Sunday, February 17, 2013
Hawaiian Tiki Carving
It's amazing what a vacation will do for your outlook.
I recently spent a week in (or is it on?) Maui - it's the only place in the world that fully recharges my batteries.
What's not to love?
Every day that I would leave the beach, I'd pass a small stretch of road where various tables were set up, and artists would sell their work. On my last day, I pulled over to check out the woodcarvers.
It's there that I met Moe, a giant, gentle man with hands the side of baseball mitts. He and a buddy sat by their van, sketching and carving on small blanks of wood - Monkeypod, Milo, and Koa.
You can read a bit more about the various woods here.
Moe took the time to explain the various imagery of his work - the names of the Hawaiian Gods and what their poses meant. Pretty fascinating stuff!
Some of the tikis provide protection, others ensure good luck.
Turtles were a popular subject for their carvings, too.
This unfinished piece was carved into a log that had been infested with some sort of bug - the back side was covered with worm holes and odd voids in the wood. Moe really wanted me to buy this piece, but I was concerned it wouldn't have fit into my suitcase!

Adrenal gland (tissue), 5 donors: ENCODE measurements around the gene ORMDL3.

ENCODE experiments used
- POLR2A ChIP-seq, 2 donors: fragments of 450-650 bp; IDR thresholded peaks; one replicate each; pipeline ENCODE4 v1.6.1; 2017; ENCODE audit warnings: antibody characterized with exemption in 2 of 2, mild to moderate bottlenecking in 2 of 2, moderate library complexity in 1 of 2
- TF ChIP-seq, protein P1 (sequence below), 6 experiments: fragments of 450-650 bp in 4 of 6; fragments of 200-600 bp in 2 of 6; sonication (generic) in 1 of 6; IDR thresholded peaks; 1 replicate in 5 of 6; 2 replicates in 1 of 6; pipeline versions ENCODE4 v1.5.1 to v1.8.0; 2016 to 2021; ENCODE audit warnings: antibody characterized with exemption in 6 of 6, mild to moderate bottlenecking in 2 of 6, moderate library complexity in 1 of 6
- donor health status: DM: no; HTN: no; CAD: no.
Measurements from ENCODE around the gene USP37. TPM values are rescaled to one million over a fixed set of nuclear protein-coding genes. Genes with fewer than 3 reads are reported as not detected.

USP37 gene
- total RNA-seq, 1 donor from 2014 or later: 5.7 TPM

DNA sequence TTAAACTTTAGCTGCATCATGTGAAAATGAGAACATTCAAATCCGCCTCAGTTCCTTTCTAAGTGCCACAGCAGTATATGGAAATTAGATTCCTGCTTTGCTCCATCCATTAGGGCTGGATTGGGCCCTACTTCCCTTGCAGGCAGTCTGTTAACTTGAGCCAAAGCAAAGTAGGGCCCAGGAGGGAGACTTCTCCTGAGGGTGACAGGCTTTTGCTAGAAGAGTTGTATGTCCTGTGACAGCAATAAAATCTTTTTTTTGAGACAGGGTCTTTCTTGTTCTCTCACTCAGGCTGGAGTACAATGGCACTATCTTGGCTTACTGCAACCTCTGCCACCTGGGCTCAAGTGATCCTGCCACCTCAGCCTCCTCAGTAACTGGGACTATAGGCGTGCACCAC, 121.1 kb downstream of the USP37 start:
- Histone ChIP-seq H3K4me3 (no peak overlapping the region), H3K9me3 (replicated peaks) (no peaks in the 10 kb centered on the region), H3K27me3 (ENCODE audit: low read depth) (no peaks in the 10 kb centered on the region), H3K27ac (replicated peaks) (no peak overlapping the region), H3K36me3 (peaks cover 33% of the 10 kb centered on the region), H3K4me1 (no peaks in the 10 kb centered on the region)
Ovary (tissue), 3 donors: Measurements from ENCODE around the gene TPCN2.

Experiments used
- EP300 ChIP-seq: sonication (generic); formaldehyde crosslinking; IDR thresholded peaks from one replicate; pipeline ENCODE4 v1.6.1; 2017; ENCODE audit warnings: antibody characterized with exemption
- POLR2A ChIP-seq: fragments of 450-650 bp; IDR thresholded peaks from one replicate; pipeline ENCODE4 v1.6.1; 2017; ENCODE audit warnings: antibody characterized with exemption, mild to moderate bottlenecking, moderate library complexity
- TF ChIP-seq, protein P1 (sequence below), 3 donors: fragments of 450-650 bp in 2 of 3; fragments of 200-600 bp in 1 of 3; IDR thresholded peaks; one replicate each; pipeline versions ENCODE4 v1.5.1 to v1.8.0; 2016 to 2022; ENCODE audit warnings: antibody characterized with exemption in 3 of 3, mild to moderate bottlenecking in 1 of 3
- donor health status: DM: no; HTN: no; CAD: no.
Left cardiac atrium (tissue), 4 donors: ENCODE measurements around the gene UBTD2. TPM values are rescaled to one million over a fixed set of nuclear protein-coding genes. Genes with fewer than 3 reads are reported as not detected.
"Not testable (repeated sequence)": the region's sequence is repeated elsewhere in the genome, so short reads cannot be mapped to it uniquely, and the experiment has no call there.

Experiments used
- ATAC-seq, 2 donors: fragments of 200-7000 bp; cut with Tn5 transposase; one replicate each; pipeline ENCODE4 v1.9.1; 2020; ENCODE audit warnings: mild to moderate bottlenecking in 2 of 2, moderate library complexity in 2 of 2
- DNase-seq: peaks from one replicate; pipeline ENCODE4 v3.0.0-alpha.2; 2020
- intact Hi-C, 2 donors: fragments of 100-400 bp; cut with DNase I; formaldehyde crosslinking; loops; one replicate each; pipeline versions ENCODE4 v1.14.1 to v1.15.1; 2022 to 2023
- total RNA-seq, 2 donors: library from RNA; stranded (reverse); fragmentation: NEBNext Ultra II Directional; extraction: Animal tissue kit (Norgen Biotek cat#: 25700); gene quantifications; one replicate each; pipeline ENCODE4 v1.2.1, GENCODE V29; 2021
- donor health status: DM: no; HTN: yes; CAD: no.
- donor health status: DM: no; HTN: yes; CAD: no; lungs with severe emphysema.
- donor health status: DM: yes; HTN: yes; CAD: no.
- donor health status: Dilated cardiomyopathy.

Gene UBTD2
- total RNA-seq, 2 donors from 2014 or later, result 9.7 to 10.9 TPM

Their tools were remarkably simple - his chisel resembled a thin bar of metal, with a sharpened end. And his mallet was little more than a small log of wood that they'd shaped into a striking tool. His "workbench" was a log stump.
I'm sorry to say that I didn't get a picture of Moe - but here's an amazing story.
Now you've heard about six degrees of separation, right? It's the idea that everyone is separated by just six steps or less. A friend of mine suggested that in Hawaii, there are really only three degrees. Smaller area, more connections. Everyone knows someone who knows someone.
A few nights ago, I was at a party and one of the other guests had an interesting walking stick. I went over to ask him about it - and he said a fellow named Moe had carved it. He described the carver as a bear of man, gentle and polite. Hands like bear paws. Now - tell me - what are the chances that we both met the same woodcarving Moe?
Damn, it's a small world!
Of course, I had to bring home a piece of Moe's - here it is, spreading its protection.
The color of this wood is really incredible - deep oranges and reds. All Moe applied to this was a wiped on coat of glossy lacquer.
Yesterday in the shop, Eric, Richard and I had a discussion about tools - about woodworkers spending ridiculous amounts of money on simple things, like marking gauges or chisels. Moe's work reminds me of how simple your tools can be, and how tools really aren't a gauge of anyone's work. Its is truly a mark of skill when you can produce excellent work with the simplest of tools - tools that you understand and know how to use properly.
Sending much aloha to all the artists I met while on the island.